And am I supposed to support this type of living? Open a call center in Makati, hire workers in Quezon City, and put them in that daily rat race commute? seems horrible life and why would I want to support that? And to put them behind a cubicle, count their hours, their time management, and bean count their work performance.

There has to be something else, something better….

Mike Michelini

Mike Michelini

Michael is an American social media, e-commerce, and SEO Specialist that has lived in Asia since late 2007. He is a passionate business connector that helps companies do business in Asia as well as Asian companies to work in overseas markets. He built the cross border e-commerce community GlobalFromAsia.com. GFA is a platform to help cross border business owners learn, network, make business partnerships, and grow global businesses.

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Comments 12

  1. Avatar

    hey mike good article and great picture. i am thinking about days when i used to travel on busses back in poland and what a commotion that was. when you walk into a bank there are a couple of guys with machine guns and masks, and they are the GUARDS. insanity. so i just remembered those things when reading your post.

    so heres an idea. instead of contributing to that commute – why not open a call center in Quezon city, the town where people live? can you do that? then you are part of the commute solution – i bet someone thought of that already and there is a wall to get around – what is this wall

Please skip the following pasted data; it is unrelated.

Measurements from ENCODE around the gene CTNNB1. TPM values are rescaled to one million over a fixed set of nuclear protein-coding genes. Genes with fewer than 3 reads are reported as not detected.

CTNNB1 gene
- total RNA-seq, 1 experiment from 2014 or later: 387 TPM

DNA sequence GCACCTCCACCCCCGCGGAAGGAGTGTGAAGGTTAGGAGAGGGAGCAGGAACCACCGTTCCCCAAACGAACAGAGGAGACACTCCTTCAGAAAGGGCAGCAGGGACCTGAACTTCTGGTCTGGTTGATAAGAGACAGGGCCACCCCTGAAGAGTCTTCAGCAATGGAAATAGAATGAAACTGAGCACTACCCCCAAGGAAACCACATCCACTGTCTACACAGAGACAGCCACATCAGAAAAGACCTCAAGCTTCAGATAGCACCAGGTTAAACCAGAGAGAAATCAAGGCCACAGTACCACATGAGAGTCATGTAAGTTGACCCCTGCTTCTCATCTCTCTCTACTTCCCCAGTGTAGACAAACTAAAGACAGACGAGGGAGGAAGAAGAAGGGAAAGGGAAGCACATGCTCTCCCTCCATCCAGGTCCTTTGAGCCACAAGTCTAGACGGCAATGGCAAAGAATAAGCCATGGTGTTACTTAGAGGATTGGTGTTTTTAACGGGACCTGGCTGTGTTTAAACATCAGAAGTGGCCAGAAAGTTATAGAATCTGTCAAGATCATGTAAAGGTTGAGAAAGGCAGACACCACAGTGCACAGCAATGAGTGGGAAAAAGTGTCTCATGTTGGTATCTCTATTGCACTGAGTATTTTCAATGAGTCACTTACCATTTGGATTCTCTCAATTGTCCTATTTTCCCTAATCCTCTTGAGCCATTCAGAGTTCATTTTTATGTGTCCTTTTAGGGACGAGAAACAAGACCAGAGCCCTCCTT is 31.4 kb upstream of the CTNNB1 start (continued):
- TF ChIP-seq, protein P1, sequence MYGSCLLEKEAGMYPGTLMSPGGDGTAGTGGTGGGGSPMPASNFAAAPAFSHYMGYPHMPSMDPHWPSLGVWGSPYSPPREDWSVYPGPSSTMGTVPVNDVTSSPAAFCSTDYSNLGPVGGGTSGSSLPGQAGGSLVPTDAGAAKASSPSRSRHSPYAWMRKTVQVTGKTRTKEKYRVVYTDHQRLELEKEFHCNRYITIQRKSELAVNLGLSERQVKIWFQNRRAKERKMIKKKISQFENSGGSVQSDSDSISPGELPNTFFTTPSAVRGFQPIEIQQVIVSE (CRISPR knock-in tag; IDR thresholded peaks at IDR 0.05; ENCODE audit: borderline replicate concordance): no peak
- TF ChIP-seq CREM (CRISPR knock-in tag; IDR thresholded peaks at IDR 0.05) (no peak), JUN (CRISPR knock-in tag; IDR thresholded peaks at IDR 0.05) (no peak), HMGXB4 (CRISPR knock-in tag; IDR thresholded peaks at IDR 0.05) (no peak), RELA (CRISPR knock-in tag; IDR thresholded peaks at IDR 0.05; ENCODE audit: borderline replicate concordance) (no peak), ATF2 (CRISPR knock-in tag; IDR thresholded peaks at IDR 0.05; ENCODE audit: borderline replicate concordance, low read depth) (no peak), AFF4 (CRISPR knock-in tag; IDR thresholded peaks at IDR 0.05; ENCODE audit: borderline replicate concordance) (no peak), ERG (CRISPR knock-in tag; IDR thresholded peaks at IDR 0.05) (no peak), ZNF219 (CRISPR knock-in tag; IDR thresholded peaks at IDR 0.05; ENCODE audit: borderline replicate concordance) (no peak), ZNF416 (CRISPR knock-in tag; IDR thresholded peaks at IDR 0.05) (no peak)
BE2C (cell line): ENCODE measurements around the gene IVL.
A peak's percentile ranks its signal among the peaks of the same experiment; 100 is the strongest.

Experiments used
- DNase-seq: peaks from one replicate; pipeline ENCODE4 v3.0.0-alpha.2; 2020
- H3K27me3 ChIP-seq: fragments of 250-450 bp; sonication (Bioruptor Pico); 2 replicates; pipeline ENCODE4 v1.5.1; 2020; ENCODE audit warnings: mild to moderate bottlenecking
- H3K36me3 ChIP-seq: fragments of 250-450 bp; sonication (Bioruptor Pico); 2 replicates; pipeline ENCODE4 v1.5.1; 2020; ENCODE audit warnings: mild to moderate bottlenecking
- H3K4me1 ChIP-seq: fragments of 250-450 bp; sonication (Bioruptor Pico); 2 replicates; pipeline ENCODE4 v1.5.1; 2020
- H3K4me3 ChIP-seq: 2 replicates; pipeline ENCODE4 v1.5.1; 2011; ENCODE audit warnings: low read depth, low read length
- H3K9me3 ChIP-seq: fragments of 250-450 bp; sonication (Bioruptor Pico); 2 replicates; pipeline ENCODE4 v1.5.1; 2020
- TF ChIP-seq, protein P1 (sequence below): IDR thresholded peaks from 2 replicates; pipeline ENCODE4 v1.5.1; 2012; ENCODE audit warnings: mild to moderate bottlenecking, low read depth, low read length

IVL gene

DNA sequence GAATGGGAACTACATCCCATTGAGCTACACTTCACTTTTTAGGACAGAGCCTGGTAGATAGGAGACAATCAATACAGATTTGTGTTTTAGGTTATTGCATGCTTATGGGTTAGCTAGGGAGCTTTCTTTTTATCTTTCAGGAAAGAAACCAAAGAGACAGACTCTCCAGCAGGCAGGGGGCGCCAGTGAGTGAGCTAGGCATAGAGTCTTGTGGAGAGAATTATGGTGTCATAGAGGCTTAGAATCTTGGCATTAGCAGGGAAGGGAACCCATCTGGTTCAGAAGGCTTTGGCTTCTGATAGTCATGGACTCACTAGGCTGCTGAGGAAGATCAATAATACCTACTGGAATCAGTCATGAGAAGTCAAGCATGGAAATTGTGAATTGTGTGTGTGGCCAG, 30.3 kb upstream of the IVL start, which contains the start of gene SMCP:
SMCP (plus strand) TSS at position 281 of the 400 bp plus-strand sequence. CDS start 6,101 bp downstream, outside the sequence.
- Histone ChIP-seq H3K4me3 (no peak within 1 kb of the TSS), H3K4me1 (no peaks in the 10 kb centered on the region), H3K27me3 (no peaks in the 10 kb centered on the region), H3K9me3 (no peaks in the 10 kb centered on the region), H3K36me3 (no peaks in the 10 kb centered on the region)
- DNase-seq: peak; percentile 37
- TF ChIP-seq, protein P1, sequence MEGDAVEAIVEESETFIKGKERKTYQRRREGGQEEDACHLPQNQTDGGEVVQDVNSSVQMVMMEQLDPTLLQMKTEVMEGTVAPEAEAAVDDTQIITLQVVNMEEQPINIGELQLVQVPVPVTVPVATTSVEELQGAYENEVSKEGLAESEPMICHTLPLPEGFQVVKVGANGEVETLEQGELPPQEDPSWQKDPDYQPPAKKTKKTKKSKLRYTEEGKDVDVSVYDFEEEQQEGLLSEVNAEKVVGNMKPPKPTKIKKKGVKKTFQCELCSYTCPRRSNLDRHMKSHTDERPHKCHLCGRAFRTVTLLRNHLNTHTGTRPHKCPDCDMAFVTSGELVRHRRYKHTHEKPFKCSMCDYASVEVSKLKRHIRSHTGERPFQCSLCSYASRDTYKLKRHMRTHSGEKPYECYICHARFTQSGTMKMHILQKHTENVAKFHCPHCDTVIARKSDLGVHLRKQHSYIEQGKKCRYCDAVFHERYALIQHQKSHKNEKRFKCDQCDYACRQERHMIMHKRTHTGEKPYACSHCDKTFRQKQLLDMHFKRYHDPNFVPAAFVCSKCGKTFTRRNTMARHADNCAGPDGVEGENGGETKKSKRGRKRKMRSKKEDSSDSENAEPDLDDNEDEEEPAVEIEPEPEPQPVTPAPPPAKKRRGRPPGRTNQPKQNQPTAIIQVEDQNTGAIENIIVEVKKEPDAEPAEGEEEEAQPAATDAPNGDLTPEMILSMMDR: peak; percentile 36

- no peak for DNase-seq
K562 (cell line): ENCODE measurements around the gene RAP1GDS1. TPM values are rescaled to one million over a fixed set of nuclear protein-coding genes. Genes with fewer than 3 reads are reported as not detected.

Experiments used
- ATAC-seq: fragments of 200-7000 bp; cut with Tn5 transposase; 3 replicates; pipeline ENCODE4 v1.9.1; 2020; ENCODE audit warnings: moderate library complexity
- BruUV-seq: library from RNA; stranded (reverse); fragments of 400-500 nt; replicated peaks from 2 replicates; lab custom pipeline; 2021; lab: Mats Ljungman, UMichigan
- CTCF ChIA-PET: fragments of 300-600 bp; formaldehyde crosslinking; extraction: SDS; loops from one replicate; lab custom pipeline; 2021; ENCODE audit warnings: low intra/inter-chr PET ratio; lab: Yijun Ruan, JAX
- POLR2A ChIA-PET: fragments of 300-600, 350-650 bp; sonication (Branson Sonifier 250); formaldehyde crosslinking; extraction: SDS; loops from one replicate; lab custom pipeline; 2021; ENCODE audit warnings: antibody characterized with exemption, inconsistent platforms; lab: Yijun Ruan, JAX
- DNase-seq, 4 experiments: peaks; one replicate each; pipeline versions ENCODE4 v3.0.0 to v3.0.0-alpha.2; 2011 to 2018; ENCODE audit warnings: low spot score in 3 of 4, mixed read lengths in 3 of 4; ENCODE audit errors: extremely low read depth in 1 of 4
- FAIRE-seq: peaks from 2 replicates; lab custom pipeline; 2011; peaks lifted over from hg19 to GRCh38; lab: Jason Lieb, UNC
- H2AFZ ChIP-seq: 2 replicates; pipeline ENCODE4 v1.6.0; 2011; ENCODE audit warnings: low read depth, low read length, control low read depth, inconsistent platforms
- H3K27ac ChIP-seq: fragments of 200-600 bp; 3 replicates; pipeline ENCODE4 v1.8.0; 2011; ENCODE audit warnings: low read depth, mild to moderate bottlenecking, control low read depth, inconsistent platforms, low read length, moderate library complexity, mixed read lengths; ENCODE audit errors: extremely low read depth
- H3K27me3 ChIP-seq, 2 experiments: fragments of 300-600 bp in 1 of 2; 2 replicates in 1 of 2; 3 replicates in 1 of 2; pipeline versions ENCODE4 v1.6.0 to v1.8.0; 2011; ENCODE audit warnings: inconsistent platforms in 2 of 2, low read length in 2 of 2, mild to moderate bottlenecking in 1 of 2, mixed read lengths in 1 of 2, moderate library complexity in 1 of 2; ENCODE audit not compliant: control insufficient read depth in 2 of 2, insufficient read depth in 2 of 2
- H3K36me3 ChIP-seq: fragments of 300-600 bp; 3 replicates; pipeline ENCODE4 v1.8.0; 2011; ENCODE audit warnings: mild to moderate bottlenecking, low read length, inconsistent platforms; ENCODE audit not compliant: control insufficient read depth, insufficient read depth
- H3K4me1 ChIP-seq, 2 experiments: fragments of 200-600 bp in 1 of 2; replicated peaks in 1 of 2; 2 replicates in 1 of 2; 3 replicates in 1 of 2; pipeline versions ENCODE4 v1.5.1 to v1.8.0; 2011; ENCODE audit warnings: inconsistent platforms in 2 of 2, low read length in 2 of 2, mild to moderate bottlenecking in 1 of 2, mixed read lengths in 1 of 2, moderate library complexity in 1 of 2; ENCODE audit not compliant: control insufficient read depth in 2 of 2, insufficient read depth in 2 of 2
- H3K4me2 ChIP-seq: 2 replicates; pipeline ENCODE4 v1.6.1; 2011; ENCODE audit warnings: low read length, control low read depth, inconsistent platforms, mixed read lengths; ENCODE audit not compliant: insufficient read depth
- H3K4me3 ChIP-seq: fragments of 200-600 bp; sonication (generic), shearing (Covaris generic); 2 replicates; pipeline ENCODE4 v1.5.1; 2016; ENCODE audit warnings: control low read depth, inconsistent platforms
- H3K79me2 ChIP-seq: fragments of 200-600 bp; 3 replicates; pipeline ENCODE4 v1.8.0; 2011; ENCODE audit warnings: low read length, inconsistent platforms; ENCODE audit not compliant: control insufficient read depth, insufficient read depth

1. Mike Michelini Post

      yea, i was pretty proud of that pic, it was sweet scene right there in front of me , true KODAK MOMENT.

      so did you enjoy taht in Poland? I get annoyed here with all the people pushing, but i have learned to get a rush from it….

      well, i do have the call center in Quezon city. thinking instead of a call center – a “cyber cafe” (clearcafe.com) that is a work-from-home headquarters. marie and the people here now can know where they are working and go there for spot checks. also inspecting the home office to make sure it has proper equipment. And the workers have to come in weekly or 2x a month to pick up pay and submit work reports.

      this is what i’m thinking…..

      1. Avatar

        cool dude! that sounds like a good idea i hope it works out.

        its interesting you ask how do people stay positive in this lifestyle – how do they live like this every day. they know no other. this is life to them and its normal and you either cope with it or you get depressed and then you are a weak nobody. you gotta fight and live or someone else will. survival of the fittest right. in the us life is easier and to many people like you say this is all people know here and they chose not to fight as much, because it is possible to be supported by the society. the strong support the weak more and it is necessary but some people get lazy and they take advantage of the system

        1. Mike Michelini Post

          yea, working on this work-at-home system now, kind of “Report card” that will measure their performance.

          clearcafe will be the name, still early stage research.

  2. Avatar

    Liked the article. I can feel that you’re in agony. Metro Manila is really such a horrible place to be. Unlike here in Davao where I live, it’s quiet and peaceful down here. Yeah, almost everything is in Manila but peace and order is always the issue plus the traffic and all that. Anyway, enjoyed your post though.

    1. Mike Michelini Post

      thanks Shelton,

      Yes, I have been to Cebu, Angeles, and Puerto Galera – as well as small places between….and all much more relaxed and enjoyable then Manila.